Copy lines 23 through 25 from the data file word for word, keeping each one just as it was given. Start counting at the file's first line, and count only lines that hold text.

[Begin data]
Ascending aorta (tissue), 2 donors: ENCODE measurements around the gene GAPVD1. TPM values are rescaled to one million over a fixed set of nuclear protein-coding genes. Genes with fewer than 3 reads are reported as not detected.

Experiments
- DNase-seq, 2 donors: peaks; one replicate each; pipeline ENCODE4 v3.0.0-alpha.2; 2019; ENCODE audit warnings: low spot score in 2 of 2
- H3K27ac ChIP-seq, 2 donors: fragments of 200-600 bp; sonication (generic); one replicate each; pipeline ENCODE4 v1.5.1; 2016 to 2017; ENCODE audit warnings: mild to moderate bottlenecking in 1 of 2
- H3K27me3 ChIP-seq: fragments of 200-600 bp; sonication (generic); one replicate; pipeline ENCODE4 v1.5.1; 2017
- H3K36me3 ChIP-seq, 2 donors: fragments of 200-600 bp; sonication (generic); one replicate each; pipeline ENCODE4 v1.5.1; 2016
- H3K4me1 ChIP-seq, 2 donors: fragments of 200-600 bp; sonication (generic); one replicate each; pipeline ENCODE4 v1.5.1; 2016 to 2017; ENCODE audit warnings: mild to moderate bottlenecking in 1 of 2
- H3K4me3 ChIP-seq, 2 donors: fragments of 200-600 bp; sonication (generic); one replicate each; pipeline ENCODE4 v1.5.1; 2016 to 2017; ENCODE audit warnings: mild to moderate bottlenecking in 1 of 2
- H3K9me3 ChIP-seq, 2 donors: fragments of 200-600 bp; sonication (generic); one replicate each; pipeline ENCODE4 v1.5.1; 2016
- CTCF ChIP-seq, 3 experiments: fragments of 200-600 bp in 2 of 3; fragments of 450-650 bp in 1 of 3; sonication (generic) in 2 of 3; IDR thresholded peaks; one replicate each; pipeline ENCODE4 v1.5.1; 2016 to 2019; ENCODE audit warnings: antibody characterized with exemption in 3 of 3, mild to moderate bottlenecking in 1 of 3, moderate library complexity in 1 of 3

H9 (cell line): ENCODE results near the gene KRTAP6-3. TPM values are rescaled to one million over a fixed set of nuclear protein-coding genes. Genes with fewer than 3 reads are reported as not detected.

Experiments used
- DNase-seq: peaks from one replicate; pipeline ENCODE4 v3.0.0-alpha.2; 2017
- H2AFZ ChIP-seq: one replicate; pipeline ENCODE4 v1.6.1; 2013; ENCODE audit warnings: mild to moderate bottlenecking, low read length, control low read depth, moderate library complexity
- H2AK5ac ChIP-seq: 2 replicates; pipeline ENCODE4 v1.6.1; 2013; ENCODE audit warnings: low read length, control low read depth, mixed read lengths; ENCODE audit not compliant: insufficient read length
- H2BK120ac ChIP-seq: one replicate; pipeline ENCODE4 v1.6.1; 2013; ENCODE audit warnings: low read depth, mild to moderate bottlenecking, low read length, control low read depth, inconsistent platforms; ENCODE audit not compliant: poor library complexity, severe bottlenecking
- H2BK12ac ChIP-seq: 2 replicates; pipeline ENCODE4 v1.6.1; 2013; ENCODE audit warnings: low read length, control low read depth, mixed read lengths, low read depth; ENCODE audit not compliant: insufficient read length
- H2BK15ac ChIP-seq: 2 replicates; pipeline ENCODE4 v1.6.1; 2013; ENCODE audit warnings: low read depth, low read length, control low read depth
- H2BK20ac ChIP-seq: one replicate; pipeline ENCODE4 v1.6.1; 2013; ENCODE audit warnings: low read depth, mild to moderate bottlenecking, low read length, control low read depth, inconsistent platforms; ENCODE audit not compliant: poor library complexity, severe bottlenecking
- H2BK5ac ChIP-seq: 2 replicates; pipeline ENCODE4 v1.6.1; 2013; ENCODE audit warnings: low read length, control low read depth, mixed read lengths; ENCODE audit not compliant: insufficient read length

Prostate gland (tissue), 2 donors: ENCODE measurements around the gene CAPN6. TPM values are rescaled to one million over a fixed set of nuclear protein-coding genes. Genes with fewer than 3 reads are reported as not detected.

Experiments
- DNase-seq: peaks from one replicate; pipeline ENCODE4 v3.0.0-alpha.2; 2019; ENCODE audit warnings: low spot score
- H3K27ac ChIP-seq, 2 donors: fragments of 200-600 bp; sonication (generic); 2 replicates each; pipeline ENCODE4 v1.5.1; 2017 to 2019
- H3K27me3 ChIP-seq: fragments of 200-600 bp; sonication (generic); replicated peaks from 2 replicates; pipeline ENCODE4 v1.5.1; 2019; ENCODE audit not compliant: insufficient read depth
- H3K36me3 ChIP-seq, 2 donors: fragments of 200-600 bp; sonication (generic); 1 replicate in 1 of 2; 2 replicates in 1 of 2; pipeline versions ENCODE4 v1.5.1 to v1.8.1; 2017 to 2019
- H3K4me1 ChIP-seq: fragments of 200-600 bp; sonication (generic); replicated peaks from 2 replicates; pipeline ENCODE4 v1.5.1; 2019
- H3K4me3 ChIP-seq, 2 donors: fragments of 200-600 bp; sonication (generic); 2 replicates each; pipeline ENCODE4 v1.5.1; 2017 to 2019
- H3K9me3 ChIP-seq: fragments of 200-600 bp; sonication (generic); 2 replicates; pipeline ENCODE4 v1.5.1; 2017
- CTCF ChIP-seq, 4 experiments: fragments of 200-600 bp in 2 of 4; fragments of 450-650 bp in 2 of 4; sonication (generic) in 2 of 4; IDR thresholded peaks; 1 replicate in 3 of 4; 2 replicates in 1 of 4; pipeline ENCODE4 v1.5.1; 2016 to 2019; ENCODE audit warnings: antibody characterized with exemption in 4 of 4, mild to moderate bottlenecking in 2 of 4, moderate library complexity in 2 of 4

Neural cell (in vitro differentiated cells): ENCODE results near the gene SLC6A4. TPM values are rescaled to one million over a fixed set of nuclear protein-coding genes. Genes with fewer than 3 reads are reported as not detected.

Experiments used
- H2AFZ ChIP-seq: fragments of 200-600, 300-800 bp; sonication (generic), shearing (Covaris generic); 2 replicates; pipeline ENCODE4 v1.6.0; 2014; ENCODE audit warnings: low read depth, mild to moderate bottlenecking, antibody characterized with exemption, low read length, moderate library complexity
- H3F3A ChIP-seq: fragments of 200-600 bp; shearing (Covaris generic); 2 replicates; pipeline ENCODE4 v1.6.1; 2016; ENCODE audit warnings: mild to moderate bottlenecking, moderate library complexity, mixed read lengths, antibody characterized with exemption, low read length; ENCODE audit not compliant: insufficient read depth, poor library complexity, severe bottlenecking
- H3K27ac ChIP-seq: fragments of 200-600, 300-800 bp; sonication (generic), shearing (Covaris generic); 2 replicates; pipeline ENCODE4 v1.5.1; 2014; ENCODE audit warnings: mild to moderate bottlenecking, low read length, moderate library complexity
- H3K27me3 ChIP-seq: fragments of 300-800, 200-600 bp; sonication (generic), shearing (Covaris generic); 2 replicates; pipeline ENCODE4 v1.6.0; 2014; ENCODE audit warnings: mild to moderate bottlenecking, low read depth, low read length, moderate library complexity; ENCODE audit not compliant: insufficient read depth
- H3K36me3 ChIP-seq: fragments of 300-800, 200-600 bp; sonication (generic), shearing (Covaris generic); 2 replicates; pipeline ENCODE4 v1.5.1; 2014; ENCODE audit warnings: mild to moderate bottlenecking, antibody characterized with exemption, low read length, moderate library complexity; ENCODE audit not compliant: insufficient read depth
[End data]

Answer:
- DNase-seq: peaks from one replicate; pipeline ENCODE4 v3.0.0-alpha.2; 2019; ENCODE audit warnings: low spot score
- H3K27ac ChIP-seq, 2 donors: fragments of 200-600 bp; sonication (generic); 2 replicates each; pipeline ENCODE4 v1.5.1; 2017 to 2019
- H3K27me3 ChIP-seq: fragments of 200-600 bp; sonication (generic); replicated peaks from 2 replicates; pipeline ENCODE4 v1.5.1; 2019; ENCODE audit not compliant: insufficient read depth